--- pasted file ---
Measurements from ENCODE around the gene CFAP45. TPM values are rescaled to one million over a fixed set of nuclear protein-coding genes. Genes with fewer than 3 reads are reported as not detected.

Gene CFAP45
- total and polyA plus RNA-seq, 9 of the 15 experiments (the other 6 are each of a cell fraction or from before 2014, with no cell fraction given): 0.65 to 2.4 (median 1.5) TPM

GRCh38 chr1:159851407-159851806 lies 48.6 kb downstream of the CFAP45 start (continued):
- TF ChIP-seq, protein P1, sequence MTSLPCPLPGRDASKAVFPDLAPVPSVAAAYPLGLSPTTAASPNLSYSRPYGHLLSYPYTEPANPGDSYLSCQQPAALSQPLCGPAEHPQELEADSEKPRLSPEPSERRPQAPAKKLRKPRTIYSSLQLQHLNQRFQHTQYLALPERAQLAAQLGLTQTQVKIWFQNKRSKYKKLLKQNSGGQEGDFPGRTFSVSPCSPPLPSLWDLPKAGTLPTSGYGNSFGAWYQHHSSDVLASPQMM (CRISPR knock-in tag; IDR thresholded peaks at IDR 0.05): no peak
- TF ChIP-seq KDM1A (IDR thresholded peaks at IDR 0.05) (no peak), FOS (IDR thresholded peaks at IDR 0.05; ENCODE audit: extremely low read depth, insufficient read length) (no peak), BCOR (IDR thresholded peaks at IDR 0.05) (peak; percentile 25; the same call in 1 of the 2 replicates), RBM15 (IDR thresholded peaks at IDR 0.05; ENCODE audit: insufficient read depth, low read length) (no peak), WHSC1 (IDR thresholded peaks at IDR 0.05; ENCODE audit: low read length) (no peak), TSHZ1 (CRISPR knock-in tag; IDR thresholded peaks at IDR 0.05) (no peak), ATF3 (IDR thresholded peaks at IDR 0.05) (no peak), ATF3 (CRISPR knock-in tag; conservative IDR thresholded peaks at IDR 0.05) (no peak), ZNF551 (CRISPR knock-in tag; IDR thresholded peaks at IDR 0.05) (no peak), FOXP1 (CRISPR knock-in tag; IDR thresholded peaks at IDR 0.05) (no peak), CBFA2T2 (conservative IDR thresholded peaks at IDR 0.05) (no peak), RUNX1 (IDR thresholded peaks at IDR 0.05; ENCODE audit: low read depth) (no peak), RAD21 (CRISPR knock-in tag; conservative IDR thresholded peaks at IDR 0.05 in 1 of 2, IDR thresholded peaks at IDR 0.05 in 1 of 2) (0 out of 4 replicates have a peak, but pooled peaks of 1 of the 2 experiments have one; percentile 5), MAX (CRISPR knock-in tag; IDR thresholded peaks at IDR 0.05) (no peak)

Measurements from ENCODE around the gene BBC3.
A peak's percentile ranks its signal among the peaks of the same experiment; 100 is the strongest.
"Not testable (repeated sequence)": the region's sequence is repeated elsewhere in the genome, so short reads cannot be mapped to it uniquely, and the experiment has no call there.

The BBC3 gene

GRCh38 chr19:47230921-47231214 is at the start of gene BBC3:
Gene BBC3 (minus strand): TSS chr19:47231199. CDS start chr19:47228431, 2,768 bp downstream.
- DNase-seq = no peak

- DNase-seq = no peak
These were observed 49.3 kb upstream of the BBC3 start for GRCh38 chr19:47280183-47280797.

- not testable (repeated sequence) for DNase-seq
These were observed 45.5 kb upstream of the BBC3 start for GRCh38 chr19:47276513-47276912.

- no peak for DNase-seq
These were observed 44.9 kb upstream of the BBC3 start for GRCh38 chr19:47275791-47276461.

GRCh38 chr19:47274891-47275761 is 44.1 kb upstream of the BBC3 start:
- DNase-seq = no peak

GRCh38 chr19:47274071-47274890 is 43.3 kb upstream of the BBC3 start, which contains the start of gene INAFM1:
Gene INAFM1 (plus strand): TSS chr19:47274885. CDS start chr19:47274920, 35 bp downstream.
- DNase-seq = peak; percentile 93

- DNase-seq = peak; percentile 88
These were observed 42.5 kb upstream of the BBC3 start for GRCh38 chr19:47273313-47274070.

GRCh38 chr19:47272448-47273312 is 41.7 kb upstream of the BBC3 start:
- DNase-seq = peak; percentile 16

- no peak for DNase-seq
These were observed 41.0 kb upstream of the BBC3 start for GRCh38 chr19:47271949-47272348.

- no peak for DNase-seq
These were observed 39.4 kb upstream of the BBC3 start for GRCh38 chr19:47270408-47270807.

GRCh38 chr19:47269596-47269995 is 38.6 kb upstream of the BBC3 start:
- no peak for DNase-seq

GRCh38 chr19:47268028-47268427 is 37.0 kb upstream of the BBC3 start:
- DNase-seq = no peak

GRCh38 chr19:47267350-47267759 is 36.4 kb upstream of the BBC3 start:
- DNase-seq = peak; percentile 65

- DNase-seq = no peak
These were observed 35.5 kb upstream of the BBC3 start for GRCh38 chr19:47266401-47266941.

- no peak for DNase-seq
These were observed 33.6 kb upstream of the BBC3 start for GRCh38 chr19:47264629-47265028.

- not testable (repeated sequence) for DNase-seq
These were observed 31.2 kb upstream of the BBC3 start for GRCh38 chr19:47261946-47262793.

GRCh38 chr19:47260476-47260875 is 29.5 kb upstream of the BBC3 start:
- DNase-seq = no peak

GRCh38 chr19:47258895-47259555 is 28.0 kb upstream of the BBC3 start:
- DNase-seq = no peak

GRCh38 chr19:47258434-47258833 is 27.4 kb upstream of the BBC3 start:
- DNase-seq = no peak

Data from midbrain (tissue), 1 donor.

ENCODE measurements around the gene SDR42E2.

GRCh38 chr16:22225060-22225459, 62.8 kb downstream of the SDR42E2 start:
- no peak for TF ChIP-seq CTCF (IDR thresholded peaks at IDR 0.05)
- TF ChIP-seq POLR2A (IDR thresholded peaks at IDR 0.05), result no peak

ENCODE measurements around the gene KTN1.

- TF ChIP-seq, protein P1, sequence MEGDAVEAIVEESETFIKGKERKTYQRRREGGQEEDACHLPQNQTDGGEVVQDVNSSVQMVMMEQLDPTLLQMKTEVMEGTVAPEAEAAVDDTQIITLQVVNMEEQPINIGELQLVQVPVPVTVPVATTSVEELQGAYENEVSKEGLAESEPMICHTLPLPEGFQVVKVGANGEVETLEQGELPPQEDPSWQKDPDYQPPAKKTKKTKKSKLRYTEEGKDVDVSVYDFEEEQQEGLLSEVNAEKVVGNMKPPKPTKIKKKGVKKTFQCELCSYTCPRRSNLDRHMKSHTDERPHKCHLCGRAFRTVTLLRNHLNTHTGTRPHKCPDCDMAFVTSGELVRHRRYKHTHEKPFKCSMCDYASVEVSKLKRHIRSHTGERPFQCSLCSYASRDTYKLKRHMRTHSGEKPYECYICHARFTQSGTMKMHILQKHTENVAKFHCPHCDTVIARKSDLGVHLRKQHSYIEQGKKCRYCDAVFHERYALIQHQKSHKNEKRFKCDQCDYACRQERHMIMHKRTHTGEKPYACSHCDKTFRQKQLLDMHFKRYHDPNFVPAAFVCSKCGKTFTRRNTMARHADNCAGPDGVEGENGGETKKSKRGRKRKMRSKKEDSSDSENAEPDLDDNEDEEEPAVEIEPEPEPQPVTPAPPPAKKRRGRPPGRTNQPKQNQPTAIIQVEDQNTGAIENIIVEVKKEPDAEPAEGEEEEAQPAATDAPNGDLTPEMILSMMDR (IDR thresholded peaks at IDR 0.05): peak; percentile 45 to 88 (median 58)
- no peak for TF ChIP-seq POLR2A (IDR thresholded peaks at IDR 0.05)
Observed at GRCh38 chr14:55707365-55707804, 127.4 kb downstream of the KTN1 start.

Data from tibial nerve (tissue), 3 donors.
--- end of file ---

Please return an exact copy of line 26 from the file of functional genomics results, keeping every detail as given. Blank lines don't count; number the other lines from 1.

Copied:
These were observed 42.5 kb upstream of the BBC3 start for GRCh38 chr19:47273313-47274070.